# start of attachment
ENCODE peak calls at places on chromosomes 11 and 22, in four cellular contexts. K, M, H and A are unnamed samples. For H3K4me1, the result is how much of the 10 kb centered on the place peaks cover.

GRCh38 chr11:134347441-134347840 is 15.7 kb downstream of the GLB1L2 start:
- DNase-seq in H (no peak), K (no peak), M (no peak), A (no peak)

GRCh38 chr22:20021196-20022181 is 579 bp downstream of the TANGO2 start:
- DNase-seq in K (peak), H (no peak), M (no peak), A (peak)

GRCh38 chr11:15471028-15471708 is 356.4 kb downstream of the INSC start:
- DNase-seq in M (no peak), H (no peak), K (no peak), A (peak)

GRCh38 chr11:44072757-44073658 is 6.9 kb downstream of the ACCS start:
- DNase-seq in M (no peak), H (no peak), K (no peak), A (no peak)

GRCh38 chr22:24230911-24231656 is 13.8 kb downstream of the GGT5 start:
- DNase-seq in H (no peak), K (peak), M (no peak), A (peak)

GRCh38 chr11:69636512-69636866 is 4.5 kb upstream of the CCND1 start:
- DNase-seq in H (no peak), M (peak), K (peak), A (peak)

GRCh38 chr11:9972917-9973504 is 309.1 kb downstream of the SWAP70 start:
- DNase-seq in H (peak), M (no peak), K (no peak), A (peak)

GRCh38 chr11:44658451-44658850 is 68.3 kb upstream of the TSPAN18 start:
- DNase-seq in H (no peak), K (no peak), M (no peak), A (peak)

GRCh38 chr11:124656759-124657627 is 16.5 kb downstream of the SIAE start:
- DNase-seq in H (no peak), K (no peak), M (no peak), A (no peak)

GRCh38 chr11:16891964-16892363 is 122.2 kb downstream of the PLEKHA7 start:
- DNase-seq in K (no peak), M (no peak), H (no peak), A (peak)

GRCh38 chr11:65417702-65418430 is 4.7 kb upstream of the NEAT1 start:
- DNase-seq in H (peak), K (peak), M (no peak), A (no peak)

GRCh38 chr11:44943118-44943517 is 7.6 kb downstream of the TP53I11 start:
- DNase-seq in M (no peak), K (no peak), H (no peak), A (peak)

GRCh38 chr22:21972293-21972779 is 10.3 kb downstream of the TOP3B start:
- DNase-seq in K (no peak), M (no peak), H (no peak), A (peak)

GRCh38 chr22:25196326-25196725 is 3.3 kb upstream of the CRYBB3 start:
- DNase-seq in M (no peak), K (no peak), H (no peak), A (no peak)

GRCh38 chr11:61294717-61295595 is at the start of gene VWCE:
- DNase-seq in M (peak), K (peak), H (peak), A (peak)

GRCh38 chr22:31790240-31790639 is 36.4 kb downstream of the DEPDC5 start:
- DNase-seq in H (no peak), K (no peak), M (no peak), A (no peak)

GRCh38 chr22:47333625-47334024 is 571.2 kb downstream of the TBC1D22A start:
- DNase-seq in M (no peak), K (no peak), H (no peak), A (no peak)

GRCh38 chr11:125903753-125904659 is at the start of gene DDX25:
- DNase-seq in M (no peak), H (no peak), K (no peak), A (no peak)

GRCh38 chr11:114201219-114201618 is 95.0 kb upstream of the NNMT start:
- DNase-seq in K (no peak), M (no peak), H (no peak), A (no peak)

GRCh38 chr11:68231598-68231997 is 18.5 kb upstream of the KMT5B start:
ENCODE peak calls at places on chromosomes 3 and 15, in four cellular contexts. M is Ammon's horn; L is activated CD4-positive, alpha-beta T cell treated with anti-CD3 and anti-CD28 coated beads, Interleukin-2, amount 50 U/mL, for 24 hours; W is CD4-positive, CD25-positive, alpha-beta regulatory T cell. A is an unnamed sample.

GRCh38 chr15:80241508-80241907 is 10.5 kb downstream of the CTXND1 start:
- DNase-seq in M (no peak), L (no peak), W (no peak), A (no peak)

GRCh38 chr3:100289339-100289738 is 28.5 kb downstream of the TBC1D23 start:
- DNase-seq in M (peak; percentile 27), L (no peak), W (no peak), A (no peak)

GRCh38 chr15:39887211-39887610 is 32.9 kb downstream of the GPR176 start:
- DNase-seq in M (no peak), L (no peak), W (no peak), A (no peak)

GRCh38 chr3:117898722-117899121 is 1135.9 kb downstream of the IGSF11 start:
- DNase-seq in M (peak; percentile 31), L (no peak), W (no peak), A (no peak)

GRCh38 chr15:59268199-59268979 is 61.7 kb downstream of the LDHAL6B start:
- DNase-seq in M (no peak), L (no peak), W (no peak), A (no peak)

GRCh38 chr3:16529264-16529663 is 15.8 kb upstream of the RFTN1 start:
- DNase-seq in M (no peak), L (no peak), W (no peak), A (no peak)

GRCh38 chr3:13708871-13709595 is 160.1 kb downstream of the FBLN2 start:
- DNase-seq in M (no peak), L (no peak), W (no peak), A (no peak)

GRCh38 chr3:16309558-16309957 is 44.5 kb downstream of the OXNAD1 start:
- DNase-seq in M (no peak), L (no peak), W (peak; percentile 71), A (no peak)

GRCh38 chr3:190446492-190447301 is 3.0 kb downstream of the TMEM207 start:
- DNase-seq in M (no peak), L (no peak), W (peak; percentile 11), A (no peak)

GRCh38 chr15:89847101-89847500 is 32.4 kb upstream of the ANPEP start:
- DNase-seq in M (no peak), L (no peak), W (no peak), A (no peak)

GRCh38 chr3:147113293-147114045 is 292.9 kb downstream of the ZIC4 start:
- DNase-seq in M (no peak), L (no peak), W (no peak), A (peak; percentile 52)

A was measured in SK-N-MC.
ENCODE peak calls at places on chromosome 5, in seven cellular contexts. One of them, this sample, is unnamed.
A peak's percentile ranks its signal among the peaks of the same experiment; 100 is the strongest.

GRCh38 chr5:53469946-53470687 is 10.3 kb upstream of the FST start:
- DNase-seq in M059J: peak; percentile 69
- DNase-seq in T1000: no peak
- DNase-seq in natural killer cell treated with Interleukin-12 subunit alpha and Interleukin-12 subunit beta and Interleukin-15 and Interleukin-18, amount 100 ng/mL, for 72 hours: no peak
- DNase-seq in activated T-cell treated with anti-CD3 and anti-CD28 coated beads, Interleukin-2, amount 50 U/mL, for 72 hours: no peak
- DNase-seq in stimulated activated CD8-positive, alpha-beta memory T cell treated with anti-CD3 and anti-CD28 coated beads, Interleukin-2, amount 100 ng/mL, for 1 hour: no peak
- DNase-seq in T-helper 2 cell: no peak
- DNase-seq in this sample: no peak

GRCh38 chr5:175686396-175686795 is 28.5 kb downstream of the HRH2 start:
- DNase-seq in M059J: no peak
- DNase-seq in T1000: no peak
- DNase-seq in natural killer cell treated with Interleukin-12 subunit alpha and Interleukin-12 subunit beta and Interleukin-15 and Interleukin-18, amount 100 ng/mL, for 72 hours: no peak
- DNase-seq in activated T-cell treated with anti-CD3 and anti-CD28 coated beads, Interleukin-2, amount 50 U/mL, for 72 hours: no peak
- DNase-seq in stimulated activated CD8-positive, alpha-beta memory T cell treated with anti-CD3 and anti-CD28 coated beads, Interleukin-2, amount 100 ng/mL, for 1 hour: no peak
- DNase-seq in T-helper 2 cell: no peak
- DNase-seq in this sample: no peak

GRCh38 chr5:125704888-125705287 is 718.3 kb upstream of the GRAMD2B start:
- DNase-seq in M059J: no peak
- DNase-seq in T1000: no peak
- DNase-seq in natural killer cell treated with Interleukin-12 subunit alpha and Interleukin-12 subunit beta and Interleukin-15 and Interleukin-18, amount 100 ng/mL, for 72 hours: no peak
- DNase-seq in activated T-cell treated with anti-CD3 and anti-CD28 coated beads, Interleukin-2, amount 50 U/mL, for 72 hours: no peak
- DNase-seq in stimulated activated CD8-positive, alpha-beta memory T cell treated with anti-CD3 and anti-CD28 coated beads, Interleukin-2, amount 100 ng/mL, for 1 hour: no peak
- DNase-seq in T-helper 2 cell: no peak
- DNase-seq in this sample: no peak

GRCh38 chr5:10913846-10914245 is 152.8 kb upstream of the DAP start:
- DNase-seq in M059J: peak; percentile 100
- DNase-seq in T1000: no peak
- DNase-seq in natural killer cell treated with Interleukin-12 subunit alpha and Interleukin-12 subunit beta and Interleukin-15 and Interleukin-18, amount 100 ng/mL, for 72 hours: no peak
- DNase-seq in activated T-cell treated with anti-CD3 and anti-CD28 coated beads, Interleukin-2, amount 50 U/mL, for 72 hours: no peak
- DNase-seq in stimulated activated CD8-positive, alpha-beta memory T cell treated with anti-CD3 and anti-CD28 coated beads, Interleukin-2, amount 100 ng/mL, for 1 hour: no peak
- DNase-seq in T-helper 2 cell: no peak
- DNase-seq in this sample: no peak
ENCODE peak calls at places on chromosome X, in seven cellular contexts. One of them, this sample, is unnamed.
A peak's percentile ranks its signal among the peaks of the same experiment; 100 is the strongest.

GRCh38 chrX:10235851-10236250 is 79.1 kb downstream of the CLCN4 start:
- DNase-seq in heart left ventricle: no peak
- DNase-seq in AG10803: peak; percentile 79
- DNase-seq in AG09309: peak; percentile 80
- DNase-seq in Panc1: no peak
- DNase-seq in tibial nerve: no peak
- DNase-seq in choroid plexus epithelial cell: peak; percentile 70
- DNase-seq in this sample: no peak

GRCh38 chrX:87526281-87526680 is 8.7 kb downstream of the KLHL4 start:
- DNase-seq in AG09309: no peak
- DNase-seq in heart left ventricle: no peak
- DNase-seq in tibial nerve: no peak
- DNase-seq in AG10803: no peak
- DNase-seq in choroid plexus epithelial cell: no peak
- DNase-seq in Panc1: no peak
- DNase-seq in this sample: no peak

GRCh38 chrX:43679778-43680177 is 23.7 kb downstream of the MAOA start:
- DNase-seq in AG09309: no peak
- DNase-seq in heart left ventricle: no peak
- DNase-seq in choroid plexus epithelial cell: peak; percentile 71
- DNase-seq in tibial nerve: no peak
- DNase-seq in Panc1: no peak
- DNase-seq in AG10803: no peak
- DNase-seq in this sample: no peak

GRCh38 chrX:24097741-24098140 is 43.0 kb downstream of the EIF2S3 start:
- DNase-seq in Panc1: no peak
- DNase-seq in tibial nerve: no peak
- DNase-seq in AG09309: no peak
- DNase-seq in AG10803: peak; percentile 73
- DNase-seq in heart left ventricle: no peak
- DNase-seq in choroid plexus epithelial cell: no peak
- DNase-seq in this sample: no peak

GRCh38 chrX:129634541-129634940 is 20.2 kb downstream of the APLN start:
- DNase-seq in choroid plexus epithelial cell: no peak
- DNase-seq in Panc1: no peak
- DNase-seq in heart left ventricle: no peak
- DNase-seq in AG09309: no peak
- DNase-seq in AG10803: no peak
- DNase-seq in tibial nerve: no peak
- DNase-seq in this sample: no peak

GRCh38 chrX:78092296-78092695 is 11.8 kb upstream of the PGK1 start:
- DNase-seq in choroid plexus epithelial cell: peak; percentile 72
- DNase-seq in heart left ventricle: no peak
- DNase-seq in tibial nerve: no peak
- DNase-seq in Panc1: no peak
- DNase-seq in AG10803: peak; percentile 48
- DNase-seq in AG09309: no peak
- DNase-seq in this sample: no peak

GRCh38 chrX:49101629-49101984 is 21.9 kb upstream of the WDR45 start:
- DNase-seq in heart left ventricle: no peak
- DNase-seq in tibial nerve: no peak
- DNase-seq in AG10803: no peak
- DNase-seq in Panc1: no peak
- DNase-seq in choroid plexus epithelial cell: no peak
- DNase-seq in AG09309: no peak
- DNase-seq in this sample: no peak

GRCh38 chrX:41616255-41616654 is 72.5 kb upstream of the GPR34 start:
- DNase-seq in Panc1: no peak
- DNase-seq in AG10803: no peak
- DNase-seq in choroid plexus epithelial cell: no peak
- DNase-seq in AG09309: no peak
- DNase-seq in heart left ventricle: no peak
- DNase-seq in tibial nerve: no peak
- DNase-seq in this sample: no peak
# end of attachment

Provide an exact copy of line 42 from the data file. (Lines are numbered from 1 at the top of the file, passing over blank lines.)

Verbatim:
GRCh38 chr15:80241508-80241907 is 10.5 kb downstream of the CTXND1 start: